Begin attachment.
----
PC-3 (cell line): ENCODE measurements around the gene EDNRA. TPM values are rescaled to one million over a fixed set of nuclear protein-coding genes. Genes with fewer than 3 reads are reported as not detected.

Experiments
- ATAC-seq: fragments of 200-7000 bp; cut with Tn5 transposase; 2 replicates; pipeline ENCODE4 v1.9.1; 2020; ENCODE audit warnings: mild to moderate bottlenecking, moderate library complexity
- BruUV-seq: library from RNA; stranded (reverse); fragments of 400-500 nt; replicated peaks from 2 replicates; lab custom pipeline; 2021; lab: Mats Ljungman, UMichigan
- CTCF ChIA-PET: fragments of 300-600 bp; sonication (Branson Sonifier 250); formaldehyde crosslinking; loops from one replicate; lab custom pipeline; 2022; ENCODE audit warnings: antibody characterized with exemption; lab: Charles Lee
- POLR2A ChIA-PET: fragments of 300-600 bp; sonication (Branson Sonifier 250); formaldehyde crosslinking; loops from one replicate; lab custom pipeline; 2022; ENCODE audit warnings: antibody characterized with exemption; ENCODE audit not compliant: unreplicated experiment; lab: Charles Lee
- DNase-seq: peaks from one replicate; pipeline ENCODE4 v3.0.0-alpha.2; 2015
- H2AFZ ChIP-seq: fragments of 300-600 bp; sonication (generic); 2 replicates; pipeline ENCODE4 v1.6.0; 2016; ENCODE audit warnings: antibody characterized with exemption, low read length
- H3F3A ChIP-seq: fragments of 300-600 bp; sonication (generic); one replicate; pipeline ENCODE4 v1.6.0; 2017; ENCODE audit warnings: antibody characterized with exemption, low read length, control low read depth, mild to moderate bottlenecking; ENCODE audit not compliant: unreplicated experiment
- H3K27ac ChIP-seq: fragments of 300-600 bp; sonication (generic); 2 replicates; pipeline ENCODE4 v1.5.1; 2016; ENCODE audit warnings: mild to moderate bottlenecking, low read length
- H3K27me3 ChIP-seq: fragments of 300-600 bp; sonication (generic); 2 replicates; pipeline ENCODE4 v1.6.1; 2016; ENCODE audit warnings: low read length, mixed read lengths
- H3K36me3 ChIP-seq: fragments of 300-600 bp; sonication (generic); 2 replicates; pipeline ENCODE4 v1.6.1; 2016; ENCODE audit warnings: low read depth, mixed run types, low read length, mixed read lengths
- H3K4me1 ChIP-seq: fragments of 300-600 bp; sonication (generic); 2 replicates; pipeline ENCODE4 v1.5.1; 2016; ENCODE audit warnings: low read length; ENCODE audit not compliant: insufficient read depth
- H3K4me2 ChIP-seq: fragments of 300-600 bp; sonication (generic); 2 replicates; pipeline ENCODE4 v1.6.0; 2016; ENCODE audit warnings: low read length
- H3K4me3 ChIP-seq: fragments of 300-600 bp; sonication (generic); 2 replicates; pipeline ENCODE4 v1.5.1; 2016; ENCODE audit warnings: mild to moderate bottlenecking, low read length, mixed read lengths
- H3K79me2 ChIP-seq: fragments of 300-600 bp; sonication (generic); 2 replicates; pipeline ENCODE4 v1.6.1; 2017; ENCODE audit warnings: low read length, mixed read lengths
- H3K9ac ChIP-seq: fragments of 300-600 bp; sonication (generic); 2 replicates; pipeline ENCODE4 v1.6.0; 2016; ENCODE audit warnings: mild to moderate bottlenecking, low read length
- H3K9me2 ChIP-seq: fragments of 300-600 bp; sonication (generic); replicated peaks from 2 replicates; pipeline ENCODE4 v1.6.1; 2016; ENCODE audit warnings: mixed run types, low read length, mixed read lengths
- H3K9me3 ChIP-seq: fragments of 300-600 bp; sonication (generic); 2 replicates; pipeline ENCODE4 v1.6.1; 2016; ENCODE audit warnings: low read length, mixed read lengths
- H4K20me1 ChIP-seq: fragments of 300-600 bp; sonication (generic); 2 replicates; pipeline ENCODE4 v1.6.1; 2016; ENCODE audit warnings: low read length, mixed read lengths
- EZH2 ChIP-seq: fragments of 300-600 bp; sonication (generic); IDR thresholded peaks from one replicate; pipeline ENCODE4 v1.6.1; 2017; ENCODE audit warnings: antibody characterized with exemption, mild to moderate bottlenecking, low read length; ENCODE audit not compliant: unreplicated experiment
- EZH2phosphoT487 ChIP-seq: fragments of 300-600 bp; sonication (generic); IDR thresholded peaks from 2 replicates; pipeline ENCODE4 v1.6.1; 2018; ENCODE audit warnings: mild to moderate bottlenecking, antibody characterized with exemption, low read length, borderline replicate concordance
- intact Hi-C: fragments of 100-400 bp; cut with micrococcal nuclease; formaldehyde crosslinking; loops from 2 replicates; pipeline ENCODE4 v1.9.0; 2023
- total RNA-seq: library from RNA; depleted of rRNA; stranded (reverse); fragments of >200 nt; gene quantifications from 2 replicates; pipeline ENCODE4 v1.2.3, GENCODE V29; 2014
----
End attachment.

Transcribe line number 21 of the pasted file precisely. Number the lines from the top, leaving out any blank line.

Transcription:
- EZH2 ChIP-seq: fragments of 300-600 bp; sonication (generic); IDR thresholded peaks from one replicate; pipeline ENCODE4 v1.6.1; 2017; ENCODE audit warnings: antibody characterized with exemption, mild to moderate bottlenecking, low read length; ENCODE audit not compliant: unreplicated experiment